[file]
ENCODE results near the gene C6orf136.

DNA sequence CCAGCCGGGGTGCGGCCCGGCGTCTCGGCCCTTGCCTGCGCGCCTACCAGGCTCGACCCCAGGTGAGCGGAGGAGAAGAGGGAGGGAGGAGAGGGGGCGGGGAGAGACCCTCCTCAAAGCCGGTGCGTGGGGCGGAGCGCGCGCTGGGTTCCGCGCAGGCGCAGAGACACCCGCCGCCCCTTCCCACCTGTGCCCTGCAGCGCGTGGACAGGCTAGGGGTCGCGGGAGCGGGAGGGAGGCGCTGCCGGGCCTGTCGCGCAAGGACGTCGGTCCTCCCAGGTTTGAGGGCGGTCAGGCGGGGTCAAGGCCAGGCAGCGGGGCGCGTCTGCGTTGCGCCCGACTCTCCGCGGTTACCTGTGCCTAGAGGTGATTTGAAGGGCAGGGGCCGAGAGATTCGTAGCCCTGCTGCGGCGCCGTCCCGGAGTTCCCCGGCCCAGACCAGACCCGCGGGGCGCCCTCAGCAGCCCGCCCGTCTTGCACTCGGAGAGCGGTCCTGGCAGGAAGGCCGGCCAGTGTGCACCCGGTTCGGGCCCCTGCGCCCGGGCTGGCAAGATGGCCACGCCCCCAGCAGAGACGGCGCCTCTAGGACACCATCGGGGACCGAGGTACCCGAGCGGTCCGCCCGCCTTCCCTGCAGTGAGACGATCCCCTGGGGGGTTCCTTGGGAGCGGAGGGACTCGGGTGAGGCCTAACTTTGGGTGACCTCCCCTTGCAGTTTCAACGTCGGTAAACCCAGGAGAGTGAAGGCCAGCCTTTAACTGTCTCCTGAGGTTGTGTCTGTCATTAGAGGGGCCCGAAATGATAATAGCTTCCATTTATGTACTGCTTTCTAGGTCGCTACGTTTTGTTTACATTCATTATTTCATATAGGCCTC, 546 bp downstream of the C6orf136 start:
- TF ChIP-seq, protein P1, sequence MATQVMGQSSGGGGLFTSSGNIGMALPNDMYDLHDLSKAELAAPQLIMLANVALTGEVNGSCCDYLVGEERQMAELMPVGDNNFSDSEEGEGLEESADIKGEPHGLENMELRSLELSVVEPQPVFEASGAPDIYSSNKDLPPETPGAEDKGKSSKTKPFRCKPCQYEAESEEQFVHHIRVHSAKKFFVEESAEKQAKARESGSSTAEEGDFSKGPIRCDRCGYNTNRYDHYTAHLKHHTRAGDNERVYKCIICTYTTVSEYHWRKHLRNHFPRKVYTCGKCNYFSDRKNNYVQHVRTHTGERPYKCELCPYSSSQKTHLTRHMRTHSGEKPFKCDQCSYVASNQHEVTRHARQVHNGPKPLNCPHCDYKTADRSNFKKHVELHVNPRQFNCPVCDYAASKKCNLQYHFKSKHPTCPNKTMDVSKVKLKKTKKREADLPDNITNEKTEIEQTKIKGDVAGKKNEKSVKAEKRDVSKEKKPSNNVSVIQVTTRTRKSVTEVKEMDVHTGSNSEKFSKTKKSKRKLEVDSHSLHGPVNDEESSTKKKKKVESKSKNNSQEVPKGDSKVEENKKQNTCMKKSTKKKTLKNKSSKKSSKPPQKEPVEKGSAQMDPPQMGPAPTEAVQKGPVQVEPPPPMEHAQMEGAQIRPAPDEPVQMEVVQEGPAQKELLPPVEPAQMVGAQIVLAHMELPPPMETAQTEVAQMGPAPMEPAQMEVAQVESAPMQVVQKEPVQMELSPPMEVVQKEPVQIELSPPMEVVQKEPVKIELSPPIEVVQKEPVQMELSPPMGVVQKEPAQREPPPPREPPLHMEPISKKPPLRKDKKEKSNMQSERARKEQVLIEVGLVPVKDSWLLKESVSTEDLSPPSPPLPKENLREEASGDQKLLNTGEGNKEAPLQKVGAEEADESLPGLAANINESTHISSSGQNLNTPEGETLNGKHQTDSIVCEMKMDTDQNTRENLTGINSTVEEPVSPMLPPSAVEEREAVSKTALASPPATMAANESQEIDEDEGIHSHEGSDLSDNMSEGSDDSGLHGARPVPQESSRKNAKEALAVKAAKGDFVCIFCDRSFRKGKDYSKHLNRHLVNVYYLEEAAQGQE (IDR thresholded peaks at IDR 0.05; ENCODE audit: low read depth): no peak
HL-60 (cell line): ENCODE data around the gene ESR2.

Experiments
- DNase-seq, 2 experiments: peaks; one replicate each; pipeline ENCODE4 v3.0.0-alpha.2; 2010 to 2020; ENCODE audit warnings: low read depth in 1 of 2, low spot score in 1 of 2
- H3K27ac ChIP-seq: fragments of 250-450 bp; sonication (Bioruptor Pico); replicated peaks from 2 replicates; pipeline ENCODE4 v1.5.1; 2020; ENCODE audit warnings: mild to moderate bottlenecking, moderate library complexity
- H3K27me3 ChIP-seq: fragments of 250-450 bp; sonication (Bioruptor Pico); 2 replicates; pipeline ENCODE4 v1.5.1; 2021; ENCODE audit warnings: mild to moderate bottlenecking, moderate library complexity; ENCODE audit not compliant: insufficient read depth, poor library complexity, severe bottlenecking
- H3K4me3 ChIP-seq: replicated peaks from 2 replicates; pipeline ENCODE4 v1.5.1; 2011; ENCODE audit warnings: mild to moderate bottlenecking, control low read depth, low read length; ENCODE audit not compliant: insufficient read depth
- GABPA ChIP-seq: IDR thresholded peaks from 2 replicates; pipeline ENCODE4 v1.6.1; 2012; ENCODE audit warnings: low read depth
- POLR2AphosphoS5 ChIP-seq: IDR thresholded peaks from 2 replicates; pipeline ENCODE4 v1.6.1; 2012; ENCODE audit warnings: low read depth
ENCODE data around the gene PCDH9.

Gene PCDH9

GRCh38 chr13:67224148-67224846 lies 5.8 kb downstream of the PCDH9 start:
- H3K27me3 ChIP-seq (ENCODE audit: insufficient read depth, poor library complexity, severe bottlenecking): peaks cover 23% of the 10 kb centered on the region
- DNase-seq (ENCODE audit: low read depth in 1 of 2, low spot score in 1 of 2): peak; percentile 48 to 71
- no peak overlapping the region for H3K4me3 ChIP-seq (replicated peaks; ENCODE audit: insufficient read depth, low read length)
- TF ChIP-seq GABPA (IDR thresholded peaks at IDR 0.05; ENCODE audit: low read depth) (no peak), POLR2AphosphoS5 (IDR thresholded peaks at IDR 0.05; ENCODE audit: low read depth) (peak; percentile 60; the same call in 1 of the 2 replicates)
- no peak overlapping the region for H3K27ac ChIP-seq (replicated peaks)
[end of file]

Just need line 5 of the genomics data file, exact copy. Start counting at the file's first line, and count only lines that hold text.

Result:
Experiments